The Case of Timothy McVeigh

Timothy McVeigh

Name: Nathan Johnson

Instructor: Dr. Wendy Hicks

Course: CRJ 308

Date: April 26, 2015Timothy McVeigh


Both mass and serial murders are considered one of the most surprising types of crime. Knight (2006) believes that the reason for this is the fact that it is not easy to understand the reason why others would derive joy in killing others. Serial and mass murders are surprising because they present a small section of the population involved in insane acts. This is despite the fact that they are not insane. Under most circumstances, victims of serial and mass killers are always caught off-guard. This paper examines the psychology these brutal killers by using Timothy McVeigh as a case in point.

The Case of Timothy McVeigh

In the year 1995, Timothy McVeigh who was an ex-army man hired a Ryder truck and parked it in Oklahoma City close to Alfred P. Murray Federal Building. McVeigh was prepared to commit mass murder (FBI, 2015). The vehicle was fitted with a strong bomb that had been made from a combination of chemicals. He got out, shut the door and walked towards the car that he sought to use in order to escape. The bomb exploded at about 9.02 am. In a short period of time, the neighborhood appeared like a war zone. Part of the building was destroyed with a number of floors brought down. In addition, several vehicles were burned and more than three hundred buildings in the neighborhood were damaged. This event led to the death of a hundred and sixty eight people including nine children (FBI, 2015). Hundreds of people also suffered injuries. This was the worst case of homegrown terrorism the US every witnessed.

Psychology of Serial and Mass Killers

The actions of Timothy McVeigh were triggered by his hatred for the government. His main goal was to topple the government (FBI, 2015). Though a large section of the population could hate Timothy for heinous act and lack of remorse, McDermott (2013) would beg to differ. On the contrary he would ask that McVeigh not be blamed for his actions. This is attributed to research which has established that serial and mass killers cannot help doing what they do. It has been submitted that psychopaths lack basic hard-wiring within the brain that makes it necessary for people to show care and compassion.

From a psychological perspective, criminal and aggressive behavior would be founded on the connections between the behaviors of people and their thought processes. The psychological approach would lay emphasis on the individual. However, it differs from biological approach given that psychology analyzes the individual based on the connections with the rest. In the same vein, Keppel and Birness (2003) believe that the successful development of a kid is determined by its early relationships with the major caregivers. According to Whitman and Akutagawa (2004), psychological disorders with the inclusion of depression could sometimes lead to violent behaviour. Finally, the sociological approach could be used so as to order to determine other kinds of crime. The sociological approach holds that criminal behaviors are those that shift from the norms that are acceptable in society.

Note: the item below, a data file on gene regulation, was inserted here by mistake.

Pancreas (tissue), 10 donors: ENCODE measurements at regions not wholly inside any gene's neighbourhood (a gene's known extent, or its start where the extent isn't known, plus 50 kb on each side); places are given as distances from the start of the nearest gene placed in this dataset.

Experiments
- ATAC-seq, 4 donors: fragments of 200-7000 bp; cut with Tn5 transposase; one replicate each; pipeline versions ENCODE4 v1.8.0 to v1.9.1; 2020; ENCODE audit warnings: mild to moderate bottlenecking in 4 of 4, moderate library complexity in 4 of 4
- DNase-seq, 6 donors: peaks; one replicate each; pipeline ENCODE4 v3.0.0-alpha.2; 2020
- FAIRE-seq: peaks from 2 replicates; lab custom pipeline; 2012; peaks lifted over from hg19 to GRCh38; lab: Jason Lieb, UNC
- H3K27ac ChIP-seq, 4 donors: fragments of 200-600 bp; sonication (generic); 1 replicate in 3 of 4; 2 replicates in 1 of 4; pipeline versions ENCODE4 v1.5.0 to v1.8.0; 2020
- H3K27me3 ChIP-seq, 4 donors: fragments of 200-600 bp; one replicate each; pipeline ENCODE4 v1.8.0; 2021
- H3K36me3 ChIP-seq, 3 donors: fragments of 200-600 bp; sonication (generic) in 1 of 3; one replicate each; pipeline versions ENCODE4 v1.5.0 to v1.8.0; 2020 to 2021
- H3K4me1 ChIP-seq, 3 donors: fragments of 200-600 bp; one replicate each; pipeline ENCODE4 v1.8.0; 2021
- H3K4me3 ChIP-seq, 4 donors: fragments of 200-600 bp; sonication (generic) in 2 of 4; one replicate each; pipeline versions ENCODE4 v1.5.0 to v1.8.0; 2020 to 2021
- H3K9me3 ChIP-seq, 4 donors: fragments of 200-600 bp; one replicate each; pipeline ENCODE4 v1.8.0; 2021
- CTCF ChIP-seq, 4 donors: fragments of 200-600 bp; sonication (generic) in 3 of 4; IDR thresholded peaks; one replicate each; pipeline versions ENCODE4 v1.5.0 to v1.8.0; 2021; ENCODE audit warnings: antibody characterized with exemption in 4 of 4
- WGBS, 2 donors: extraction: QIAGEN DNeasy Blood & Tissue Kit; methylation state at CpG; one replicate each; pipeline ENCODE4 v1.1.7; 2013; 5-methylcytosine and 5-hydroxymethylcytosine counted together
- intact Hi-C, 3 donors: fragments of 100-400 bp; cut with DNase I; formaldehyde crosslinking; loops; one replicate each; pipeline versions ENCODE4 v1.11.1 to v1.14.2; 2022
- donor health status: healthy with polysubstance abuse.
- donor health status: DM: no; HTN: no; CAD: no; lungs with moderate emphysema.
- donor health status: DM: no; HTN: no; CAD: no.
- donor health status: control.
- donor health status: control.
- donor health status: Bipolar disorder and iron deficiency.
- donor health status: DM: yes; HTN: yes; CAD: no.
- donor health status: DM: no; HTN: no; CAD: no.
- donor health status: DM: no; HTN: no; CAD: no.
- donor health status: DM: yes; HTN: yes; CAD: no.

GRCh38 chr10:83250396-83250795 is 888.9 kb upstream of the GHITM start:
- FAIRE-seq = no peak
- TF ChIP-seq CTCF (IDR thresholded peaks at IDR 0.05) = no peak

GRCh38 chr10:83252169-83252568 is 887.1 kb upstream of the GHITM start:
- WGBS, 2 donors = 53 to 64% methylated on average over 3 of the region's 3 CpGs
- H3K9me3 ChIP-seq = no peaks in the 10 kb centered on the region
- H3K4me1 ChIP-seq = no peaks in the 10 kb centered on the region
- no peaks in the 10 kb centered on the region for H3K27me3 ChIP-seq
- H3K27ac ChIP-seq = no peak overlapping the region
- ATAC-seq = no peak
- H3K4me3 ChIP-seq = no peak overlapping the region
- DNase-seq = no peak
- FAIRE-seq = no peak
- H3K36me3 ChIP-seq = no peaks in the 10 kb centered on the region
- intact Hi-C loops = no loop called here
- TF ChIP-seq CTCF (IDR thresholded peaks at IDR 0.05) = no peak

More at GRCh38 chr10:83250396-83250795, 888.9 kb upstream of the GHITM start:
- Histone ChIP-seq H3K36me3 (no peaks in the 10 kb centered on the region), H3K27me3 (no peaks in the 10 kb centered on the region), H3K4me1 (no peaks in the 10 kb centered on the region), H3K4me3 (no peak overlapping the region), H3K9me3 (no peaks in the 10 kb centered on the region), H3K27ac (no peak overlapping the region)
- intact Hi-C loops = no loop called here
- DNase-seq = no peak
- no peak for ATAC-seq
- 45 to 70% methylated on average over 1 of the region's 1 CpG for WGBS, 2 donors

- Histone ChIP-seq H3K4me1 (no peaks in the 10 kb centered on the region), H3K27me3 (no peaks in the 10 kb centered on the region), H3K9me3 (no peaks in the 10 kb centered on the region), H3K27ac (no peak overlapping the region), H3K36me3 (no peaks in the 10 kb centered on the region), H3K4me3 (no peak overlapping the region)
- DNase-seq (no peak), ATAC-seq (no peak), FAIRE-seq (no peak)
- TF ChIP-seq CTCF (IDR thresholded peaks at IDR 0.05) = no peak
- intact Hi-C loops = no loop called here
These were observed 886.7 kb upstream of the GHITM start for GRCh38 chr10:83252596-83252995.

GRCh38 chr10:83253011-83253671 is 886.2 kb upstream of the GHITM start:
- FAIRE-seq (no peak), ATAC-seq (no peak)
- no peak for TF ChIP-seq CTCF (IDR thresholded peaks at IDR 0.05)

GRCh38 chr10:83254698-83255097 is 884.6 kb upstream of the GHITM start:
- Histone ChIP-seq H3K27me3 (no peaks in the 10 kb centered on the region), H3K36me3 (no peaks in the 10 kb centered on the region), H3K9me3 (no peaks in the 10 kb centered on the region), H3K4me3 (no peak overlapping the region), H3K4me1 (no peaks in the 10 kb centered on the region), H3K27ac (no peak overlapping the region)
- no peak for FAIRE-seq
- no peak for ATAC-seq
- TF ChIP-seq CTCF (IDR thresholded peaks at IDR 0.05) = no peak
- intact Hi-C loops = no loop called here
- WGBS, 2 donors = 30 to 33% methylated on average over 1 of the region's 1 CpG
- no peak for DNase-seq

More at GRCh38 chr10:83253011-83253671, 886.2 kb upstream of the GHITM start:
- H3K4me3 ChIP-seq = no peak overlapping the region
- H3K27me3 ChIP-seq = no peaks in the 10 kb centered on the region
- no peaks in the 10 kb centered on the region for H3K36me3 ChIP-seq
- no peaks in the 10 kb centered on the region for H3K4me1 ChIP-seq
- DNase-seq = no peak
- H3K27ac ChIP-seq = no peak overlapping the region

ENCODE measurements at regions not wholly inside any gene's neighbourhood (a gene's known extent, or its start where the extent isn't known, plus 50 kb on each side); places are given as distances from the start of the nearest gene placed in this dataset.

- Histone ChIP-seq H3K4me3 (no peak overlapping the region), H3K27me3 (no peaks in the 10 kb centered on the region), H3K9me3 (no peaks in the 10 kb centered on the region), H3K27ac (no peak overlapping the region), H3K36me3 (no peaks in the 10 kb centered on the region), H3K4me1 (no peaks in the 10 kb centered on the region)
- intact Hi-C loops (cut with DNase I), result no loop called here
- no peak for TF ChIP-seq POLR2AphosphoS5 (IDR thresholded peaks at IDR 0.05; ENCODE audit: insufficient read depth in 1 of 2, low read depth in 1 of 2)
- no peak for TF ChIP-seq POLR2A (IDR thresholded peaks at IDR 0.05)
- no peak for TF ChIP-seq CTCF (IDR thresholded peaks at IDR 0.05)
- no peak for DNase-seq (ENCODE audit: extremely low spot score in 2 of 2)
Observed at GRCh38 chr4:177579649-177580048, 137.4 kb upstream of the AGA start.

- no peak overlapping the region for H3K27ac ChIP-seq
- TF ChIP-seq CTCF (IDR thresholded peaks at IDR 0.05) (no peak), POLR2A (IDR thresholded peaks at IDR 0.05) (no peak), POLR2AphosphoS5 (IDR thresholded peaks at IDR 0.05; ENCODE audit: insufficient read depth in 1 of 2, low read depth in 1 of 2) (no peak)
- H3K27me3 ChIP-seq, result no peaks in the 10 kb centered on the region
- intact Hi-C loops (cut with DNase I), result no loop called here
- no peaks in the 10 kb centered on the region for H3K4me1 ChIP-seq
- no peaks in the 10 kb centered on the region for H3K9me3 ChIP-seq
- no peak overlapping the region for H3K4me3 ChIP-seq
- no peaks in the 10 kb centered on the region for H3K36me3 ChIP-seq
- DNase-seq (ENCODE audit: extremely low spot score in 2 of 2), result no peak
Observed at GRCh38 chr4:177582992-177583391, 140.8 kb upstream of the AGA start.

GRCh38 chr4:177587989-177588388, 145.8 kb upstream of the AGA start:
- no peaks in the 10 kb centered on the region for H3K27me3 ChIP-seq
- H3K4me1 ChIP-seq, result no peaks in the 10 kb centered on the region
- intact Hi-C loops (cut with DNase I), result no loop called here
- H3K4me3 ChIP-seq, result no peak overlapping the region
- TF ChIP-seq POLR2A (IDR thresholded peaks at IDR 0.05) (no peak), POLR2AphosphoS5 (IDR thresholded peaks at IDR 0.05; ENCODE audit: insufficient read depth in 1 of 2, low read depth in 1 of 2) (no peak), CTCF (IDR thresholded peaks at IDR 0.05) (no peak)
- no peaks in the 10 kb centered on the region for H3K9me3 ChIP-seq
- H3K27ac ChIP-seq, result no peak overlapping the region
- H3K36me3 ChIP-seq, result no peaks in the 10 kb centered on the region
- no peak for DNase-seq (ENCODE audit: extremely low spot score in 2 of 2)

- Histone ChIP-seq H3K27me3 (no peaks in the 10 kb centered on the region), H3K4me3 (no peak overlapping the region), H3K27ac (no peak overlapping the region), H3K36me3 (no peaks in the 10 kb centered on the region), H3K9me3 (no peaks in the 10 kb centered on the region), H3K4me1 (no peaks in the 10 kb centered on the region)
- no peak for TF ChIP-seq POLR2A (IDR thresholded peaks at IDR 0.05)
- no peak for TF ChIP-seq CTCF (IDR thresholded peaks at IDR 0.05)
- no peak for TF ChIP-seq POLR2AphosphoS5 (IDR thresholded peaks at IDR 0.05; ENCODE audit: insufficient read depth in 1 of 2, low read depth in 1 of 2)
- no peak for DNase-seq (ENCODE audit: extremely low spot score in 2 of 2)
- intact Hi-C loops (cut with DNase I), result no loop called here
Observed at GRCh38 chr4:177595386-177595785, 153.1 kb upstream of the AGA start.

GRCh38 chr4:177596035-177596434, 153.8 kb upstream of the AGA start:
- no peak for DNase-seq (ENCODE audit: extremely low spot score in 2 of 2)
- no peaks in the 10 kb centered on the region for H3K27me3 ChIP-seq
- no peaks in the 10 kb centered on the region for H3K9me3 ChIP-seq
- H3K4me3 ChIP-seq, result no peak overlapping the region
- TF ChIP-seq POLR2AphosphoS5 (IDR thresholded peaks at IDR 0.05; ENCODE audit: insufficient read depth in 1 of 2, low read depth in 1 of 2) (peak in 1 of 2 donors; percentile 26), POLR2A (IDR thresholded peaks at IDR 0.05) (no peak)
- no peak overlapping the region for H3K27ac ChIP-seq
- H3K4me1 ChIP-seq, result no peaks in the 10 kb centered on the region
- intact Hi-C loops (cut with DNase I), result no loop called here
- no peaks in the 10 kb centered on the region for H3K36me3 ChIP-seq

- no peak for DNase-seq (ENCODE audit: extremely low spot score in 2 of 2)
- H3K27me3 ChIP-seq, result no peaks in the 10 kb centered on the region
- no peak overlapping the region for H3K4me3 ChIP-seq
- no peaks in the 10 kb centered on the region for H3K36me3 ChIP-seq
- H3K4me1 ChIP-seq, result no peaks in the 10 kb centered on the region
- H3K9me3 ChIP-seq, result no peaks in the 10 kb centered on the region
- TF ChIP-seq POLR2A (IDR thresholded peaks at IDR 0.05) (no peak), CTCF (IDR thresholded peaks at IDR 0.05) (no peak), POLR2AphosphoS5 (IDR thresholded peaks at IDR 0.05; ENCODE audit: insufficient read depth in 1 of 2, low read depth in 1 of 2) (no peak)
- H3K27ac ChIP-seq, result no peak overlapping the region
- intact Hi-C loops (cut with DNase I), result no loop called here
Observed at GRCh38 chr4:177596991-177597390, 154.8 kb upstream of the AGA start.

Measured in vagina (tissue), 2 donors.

In conclusion, research offers information regarding serial and mass murder murders. Based on the case of McVeigh, it is apparent that these people are selective and are capable of committing heinous crimes. This notwithstanding, in analyzing the life of a mass killer like Timothy McVeigh, it is hard to understand the manner in which a person like McVeigh operates. It can be deduced that McVeigh is an outcome of both biological and environmental factors.



Federal Bureau of Investigation {FBI}. (2015). Terror Hits Home: The Oklahoma City Bombing.

Retrieved from

Keppel, R., & Birnes, W. (2003). Profiling the serial killer: The efficacy of profiling. The Psychology of Serial Killer Investigations, 32(3), 129-168

Knight, Z. (2006). Some thoughts on the psychological roots of the behavior of serial killers as narcissists: an object relations perspective. Social behavior and personality, 34(10), 1189-1206

McDermott, K. (2013). Is this proof evil killers are born not made? Psychopaths’ brains ‘lack

basic wiring that triggers empathy and compassion.’ Retrieved from

Whitman, T., & Akutagawa, D. (2004). Riddles in serial murder: a synthesis. Aggression and Violent Behavior, 9(6), 693-703

0 replies

Leave a Reply

Want to join the discussion?
Feel free to contribute!

Leave a Reply

Your email address will not be published. Required fields are marked *